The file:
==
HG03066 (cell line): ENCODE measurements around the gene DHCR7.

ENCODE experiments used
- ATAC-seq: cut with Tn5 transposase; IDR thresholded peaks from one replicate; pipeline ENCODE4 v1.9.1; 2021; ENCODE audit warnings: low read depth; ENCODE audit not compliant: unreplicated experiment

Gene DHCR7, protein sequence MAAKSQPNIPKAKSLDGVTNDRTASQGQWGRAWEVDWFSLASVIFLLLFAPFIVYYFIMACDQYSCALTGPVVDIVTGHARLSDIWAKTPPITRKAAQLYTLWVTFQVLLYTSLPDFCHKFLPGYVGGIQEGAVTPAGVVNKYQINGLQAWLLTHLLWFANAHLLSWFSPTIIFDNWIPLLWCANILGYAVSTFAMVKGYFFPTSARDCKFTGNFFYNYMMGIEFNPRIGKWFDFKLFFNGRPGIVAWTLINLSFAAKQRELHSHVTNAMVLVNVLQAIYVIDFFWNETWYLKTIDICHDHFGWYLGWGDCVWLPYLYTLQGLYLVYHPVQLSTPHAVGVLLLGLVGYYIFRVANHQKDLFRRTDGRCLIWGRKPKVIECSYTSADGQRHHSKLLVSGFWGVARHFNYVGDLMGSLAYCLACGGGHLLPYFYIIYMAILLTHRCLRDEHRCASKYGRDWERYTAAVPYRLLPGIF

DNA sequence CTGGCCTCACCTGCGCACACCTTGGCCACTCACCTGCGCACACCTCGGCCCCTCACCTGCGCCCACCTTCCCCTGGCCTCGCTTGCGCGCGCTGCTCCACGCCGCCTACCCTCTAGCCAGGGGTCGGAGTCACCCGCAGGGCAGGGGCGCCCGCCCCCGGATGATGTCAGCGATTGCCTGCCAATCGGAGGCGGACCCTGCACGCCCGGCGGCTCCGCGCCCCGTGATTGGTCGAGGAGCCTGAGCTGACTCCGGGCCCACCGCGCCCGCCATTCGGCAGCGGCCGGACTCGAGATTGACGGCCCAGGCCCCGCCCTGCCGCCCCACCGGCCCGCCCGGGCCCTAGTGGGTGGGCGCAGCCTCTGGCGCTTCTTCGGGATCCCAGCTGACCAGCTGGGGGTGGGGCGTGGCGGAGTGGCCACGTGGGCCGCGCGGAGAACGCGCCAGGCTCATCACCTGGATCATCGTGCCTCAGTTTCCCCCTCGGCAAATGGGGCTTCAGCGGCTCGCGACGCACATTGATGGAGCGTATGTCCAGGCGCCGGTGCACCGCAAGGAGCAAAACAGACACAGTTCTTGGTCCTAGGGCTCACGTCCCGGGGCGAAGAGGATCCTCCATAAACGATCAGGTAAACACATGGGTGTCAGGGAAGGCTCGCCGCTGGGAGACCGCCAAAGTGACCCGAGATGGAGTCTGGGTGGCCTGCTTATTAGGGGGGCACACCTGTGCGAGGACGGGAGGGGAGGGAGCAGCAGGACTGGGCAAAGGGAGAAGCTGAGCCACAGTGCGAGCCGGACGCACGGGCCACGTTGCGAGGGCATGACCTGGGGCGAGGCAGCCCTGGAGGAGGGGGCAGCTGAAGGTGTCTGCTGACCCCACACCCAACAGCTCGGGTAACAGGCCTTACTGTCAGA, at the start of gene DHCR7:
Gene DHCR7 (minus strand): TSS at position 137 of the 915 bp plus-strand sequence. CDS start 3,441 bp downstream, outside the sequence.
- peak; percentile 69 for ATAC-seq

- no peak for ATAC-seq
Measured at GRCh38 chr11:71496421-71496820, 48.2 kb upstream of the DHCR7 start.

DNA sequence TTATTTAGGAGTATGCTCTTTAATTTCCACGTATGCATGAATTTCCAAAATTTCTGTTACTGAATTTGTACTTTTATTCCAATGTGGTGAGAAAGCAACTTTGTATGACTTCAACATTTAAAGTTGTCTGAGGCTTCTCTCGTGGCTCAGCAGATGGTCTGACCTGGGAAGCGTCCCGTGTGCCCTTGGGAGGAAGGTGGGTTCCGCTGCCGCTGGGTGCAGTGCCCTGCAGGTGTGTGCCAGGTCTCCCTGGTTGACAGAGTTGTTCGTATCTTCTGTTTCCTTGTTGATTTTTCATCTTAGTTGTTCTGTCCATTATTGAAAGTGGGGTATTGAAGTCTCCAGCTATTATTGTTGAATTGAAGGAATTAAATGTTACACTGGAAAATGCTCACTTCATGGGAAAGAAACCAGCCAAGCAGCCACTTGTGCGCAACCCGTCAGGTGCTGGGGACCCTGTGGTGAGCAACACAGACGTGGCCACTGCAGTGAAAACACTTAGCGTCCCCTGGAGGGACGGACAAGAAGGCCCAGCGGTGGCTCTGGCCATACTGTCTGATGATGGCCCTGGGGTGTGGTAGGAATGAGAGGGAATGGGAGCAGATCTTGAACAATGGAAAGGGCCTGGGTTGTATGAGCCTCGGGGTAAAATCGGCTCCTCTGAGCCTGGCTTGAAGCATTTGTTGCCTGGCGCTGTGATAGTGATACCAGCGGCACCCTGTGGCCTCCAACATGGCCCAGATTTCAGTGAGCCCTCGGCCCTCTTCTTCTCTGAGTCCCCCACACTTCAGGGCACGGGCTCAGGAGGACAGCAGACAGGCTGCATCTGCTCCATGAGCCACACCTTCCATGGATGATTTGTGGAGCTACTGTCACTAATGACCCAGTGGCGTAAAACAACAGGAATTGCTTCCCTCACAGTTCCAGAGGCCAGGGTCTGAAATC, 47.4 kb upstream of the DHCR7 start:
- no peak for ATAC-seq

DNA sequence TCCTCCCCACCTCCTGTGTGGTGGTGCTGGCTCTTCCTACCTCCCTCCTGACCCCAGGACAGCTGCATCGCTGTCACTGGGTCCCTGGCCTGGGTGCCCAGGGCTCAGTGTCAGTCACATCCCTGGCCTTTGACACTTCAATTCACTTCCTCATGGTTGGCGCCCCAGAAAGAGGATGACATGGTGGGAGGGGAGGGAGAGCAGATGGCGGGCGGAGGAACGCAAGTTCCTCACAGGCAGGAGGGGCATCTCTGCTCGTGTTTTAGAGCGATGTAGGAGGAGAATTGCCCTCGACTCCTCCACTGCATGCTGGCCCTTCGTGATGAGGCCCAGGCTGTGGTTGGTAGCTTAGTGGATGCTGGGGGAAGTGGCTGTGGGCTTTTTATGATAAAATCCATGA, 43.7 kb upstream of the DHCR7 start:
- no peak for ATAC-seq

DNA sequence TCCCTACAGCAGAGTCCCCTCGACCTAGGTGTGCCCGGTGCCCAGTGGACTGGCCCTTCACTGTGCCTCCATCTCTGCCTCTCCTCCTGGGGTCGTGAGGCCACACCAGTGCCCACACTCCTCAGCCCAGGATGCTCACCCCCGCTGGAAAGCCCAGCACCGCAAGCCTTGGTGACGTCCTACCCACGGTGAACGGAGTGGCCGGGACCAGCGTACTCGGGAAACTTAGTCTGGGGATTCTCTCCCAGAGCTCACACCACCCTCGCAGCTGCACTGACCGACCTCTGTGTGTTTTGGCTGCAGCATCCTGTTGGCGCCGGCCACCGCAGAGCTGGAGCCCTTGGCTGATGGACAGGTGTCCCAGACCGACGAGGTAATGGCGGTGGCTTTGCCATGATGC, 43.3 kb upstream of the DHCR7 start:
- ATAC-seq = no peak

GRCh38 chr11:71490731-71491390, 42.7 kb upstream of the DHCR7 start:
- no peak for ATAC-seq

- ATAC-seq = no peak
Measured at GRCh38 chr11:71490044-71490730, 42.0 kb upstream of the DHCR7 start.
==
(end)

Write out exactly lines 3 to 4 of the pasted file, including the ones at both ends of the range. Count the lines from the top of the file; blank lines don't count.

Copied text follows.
- ATAC-seq: cut with Tn5 transposase; IDR thresholded peaks from one replicate; pipeline ENCODE4 v1.9.1; 2021; ENCODE audit warnings: low read depth; ENCODE audit not compliant: unreplicated experiment

Gene DHCR7, protein sequence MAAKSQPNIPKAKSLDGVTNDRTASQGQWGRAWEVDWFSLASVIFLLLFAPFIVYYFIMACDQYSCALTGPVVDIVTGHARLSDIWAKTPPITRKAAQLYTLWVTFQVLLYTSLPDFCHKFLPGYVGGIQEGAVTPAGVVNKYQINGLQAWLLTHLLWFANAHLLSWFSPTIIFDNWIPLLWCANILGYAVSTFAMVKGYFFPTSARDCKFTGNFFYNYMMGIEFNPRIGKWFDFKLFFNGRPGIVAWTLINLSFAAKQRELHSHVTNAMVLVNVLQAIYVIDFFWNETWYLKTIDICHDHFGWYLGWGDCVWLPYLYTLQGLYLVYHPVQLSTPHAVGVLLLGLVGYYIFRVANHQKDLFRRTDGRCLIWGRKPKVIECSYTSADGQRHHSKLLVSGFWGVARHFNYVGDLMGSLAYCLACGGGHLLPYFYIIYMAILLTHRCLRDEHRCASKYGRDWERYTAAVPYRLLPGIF